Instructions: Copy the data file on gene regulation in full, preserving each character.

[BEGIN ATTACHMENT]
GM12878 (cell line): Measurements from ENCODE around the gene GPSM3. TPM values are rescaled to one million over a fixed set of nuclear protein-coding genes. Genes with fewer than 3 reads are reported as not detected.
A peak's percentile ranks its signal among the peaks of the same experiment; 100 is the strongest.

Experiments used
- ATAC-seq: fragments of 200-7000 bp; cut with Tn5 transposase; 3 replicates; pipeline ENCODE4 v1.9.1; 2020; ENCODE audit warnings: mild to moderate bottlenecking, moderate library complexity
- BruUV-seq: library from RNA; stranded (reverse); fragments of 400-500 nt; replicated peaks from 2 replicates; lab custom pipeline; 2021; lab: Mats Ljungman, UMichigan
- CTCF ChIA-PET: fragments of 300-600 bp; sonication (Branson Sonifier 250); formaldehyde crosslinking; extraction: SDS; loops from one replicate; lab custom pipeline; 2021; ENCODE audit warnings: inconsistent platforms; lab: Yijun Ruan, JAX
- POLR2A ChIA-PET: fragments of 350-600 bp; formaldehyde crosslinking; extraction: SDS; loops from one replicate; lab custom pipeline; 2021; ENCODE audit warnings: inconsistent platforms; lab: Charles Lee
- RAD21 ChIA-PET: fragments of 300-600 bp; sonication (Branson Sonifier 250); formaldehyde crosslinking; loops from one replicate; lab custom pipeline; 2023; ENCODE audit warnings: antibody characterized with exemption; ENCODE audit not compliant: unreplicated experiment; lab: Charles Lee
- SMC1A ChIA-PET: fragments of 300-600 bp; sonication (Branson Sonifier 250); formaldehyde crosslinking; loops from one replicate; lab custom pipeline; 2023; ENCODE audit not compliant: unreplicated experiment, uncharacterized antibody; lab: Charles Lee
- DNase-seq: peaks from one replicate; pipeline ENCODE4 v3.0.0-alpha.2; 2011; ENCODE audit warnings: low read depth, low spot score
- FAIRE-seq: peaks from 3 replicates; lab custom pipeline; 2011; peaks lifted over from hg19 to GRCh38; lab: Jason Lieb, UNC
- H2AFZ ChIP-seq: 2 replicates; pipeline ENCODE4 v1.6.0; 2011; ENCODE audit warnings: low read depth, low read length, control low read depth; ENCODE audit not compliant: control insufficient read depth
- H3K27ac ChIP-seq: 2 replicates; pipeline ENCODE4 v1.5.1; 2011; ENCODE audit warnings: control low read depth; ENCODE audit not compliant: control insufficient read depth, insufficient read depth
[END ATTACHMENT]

GM12878 (cell line): Measurements from ENCODE around the gene GPSM3. TPM values are rescaled to one million over a fixed set of nuclear protein-coding genes. Genes with fewer than 3 reads are reported as not detected.
A peak's percentile ranks its signal among the peaks of the same experiment; 100 is the strongest.

Experiments used
- ATAC-seq: fragments of 200-7000 bp; cut with Tn5 transposase; 3 replicates; pipeline ENCODE4 v1.9.1; 2020; ENCODE audit warnings: mild to moderate bottlenecking, moderate library complexity
- BruUV-seq: library from RNA; stranded (reverse); fragments of 400-500 nt; replicated peaks from 2 replicates; lab custom pipeline; 2021; lab: Mats Ljungman, UMichigan
- CTCF ChIA-PET: fragments of 300-600 bp; sonication (Branson Sonifier 250); formaldehyde crosslinking; extraction: SDS; loops from one replicate; lab custom pipeline; 2021; ENCODE audit warnings: inconsistent platforms; lab: Yijun Ruan, JAX
- POLR2A ChIA-PET: fragments of 350-600 bp; formaldehyde crosslinking; extraction: SDS; loops from one replicate; lab custom pipeline; 2021; ENCODE audit warnings: inconsistent platforms; lab: Charles Lee
- RAD21 ChIA-PET: fragments of 300-600 bp; sonication (Branson Sonifier 250); formaldehyde crosslinking; loops from one replicate; lab custom pipeline; 2023; ENCODE audit warnings: antibody characterized with exemption; ENCODE audit not compliant: unreplicated experiment; lab: Charles Lee
- SMC1A ChIA-PET: fragments of 300-600 bp; sonication (Branson Sonifier 250); formaldehyde crosslinking; loops from one replicate; lab custom pipeline; 2023; ENCODE audit not compliant: unreplicated experiment, uncharacterized antibody; lab: Charles Lee
- DNase-seq: peaks from one replicate; pipeline ENCODE4 v3.0.0-alpha.2; 2011; ENCODE audit warnings: low read depth, low spot score
- FAIRE-seq: peaks from 3 replicates; lab custom pipeline; 2011; peaks lifted over from hg19 to GRCh38; lab: Jason Lieb, UNC
- H2AFZ ChIP-seq: 2 replicates; pipeline ENCODE4 v1.6.0; 2011; ENCODE audit warnings: low read depth, low read length, control low read depth; ENCODE audit not compliant: control insufficient read depth
- H3K27ac ChIP-seq: 2 replicates; pipeline ENCODE4 v1.5.1; 2011; ENCODE audit warnings: control low read depth; ENCODE audit not compliant: control insufficient read depth, insufficient read depth